What Recent Banking Failures Mean for Investors and the Broader Market
Silicon Valley Bank collapse: Here's how it happened and why SVB failed
On March 10th, regulatory authorities closed down Silicon Valley Bank (SVB), representing the most significant bank failure in the United States since the late 2000s Global Financial Crisis and the second-largest in American history. Following this, on March 12th, New York state regulators closed Signature Bank. Furthermore, on March 19th, the Swiss National Bank played a pivotal role in enabling UBS, Switzerland's largest bank, to acquire Credit Suisse.
Here is a comprehensive overview of the events as they transpired:
The events in Europe
While several regional banks have recently encountered difficulties, Credit Suisse had displayed alarming signals for some time. Prior to UBS's $3.1 billion purchase of Credit Suisse, the Swiss bank, then the second-largest, had been beleaguered by numerous scandals. More recently, Credit Suisse had to contend with a combination of issues such as frequent management turnover, significant investment losses, regulatory changes, and a challenging banking landscape.
Following Silicon Valley Bank's failure, various banks were subject to heightened scrutiny, and Credit Suisse was teetering on the brink of collapse. The tipping point was when the Saudi National Bank, Credit Suisse's largest investor, declined to inject the necessary capital infusion into the struggling Swiss bank, just before it was sold to UBS.
The impact on regional banks
Several factors contributed to the collapse of SVB. The bank catered mainly to tech and venture capital firms, as well as their executives, by offering higher deposit rates than many of its larger competitors to attract clients. To fund these higher rates, SVB purchased longer-term, higher-yielding bonds when it had excess cash. However, this was before the Federal Reserve began aggressively increasing interest rates, and the venture capital market experienced some turbulence. The value of most of SVB's bonds decreased substantially (bond values usually decline as interest rates rise), resulting in significant investment losses.
Jurrien Timmer, Fidelity's Director of Global Macro, stated that "This was a classic asset-liability mismatch triggered by higher rates and compounded by leverage. While some banks have offered higher rates to depositors, as the Fed has raised rates and bond values have decreased, banks like SVB have experienced losses on their bond assets."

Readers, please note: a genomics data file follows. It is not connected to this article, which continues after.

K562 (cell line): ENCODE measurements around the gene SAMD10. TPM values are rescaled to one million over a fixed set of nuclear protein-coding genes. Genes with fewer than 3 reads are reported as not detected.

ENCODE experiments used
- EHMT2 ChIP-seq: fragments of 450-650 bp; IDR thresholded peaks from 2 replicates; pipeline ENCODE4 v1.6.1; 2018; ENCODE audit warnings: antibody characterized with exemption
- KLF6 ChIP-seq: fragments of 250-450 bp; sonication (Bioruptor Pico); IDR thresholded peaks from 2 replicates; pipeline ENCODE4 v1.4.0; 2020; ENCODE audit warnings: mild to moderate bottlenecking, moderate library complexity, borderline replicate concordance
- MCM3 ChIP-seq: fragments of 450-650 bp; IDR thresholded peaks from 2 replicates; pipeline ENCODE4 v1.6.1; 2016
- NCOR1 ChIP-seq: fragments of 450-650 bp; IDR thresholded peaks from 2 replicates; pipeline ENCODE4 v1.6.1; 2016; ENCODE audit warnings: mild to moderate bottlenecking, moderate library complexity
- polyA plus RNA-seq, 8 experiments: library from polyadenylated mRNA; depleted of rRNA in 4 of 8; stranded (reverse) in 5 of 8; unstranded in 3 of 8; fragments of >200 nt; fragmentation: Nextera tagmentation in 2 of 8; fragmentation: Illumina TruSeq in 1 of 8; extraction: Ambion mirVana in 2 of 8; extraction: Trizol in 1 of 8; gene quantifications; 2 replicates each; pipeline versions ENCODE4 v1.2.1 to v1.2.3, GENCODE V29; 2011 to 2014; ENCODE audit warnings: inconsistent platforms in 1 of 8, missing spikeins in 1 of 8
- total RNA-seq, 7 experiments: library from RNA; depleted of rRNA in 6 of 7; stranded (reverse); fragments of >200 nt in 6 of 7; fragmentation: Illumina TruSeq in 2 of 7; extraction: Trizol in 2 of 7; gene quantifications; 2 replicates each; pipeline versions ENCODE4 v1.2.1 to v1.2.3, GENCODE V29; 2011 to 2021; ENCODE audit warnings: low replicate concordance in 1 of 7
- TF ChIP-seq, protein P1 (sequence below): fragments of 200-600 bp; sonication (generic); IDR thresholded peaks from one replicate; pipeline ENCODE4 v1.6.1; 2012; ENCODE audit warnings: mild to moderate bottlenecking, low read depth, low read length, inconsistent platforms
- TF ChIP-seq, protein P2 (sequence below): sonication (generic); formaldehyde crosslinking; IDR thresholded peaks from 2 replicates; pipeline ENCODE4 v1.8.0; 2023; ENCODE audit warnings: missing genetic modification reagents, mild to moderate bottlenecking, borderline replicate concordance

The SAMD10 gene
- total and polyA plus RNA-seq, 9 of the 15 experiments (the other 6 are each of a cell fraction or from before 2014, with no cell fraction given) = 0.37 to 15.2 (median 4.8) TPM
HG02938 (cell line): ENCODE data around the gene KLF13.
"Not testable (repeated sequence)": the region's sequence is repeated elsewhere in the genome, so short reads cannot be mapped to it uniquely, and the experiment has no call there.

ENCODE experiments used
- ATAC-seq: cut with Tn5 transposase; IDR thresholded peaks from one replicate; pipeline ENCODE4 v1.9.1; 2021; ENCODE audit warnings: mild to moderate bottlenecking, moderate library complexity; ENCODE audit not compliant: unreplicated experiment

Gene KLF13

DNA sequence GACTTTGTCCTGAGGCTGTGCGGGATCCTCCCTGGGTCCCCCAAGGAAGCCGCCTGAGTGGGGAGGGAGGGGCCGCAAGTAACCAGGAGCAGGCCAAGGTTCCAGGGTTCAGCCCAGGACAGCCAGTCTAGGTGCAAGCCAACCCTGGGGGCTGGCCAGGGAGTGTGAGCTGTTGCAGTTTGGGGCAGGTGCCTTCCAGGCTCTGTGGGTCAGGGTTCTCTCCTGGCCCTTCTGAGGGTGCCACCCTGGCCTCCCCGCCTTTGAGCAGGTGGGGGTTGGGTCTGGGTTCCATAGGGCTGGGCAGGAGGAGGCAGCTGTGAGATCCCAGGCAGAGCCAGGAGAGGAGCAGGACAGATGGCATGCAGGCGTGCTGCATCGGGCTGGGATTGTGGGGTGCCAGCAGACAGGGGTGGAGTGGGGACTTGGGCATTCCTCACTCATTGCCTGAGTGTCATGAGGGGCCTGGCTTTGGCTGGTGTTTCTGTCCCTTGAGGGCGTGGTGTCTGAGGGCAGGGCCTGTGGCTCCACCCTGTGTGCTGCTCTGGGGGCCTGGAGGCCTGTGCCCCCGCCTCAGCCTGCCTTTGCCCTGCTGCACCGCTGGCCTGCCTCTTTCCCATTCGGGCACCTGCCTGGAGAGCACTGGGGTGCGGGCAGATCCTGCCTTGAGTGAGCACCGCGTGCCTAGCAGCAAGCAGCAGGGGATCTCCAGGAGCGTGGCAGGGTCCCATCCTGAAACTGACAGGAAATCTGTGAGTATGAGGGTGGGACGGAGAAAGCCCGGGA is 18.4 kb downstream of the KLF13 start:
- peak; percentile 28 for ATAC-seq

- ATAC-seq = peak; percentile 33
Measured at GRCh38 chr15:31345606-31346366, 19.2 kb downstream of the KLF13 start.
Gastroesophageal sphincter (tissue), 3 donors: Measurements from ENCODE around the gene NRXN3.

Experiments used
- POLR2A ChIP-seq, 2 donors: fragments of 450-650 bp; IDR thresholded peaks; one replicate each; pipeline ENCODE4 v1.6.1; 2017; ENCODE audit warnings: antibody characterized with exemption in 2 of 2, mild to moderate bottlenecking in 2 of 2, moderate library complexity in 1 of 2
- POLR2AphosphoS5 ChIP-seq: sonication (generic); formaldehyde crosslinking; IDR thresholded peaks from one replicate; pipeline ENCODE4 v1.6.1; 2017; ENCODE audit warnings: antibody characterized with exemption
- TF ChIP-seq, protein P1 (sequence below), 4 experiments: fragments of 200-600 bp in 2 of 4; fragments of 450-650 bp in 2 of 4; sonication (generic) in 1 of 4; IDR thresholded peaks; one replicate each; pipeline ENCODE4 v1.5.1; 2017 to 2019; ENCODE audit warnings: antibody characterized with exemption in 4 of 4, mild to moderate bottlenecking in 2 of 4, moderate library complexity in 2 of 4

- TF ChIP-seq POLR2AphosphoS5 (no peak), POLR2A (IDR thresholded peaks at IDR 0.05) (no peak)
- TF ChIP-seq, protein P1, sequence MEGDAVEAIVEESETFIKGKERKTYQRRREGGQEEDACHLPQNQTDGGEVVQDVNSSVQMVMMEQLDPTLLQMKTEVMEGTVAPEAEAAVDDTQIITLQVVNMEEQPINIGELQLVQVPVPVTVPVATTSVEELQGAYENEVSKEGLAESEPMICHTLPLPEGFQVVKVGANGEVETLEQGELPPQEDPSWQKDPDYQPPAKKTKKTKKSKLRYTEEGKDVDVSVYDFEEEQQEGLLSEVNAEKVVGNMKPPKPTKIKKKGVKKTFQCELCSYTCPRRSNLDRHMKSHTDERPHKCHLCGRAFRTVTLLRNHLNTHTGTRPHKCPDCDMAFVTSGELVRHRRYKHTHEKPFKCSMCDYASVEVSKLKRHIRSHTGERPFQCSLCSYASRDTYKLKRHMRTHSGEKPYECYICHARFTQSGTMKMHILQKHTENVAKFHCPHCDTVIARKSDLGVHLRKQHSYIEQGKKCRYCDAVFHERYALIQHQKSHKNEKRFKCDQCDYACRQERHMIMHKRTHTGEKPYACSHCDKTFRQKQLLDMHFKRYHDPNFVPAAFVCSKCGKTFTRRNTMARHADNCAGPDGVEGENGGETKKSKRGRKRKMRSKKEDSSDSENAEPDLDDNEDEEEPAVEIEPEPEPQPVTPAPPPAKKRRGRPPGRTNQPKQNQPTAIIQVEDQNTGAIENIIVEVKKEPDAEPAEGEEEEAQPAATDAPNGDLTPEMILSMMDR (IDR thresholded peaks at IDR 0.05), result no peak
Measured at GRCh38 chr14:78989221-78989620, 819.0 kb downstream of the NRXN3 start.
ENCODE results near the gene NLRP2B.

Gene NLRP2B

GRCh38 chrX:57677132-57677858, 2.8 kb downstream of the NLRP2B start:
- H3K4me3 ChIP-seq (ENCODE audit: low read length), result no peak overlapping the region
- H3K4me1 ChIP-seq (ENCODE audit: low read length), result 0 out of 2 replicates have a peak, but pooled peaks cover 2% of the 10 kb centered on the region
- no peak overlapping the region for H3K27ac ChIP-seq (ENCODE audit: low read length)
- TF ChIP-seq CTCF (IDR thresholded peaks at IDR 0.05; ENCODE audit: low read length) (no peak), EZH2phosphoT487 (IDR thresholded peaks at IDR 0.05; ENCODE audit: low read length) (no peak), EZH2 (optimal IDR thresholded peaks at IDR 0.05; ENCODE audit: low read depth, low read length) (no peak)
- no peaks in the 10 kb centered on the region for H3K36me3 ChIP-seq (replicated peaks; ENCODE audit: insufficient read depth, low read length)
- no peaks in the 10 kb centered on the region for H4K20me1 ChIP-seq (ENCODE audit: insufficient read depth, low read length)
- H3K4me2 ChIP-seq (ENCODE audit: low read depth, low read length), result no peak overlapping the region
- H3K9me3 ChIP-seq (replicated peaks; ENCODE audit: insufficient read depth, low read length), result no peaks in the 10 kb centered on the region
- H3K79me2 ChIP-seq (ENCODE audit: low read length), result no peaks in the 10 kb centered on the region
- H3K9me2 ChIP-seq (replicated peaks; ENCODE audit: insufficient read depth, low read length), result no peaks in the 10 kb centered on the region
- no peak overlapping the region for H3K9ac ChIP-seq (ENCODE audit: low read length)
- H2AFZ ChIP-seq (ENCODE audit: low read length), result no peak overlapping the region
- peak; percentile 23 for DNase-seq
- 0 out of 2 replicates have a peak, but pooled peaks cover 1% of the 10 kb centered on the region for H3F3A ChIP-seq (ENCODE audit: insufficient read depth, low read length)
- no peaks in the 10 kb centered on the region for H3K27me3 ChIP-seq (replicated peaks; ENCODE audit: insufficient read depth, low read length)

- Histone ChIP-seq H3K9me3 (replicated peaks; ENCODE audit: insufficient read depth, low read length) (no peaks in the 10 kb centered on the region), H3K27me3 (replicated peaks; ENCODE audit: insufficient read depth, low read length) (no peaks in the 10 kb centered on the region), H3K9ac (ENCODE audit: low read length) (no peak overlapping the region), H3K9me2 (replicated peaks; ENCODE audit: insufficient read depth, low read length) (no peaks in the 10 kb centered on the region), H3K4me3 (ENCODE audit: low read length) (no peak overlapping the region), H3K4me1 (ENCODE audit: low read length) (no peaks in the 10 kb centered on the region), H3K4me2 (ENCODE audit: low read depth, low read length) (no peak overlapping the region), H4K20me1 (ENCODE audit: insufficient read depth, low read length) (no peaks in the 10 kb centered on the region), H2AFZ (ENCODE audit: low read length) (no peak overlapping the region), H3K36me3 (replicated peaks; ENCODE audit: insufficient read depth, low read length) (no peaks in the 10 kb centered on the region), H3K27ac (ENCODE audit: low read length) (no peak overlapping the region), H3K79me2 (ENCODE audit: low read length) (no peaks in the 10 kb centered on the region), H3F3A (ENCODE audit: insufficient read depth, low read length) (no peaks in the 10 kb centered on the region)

To compound the situation, SVB kept lower levels of deposits on hand and invested a greater proportion of its capital to pay its relatively higher rates. As a result, SVB was on shakier ground than most other banks.
There are speculations that SVB's lending standards may not have been as strict, leading to a decline in the quality of loans to some of the riskier venture-backed companies with deposits at the bank. As interest rates rose and access to capital became more challenging, many of those firms came under significant financial pressure, exacerbating the situation.
After SVB announced its $1.8 billion asset sale loss, the bank was unable to secure additional investment capital, leading to many customers rapidly withdrawing their deposits. This, in turn, resulted in the bank's seizure by regulatory authorities.
Signature Bank, which also catered to many tech and venture capital firms, suffered a similar fate, with clients withdrawing their funds from the bank after SVB's collapse. Jurrien Timmer adds that "There's an old adage that says the Fed tightens until something breaks. It looks like we have a sense of what is breaking during this Fed cycle."
Initially, there was uncertainty regarding the fate of depositors with more than the FDIC standard insurance limit ($250,000 per depositor, per insured bank, for each account ownership category) in both SVB and Signature Bank. However, the Fed, FDIC, and Treasury agreed that all depositors would have access to all their money starting Monday, March 13.
The impact on investors
Investors in SVB are unlikely to receive much or any value for their shares, and Credit Suisse investors will only receive a fraction of the company's previous value. Nevertheless, the spillover implications for other financial companies, markets, and the economy are likely to be limited, according to experts.
Jurrien Timmer notes that "In my view, this does not appear to be a situation that could become large in scope like the sub-prime mortgage collapse did in 2007."
Similarly, Matt Reed, manager of the Fidelity Select Financial Services Portfolio (FIDSX), believes that the impact on the financial sector and the broader market will be limited. The stock market has responded positively to the response to the Credit Suisse situation, and SVB may not be the harbinger of doom that some anticipated.
Reed adds, "SVB was a unique bank that grew rapidly in a very specific niche industry, while the broader banking system is regularly stress-tested, has added meaningful liquidity and capital over the past decade, and has worked to manage balance sheets conservatively. While the markets may fret, it doesn't seem like there is significant spillover into the broader banking system and the economy."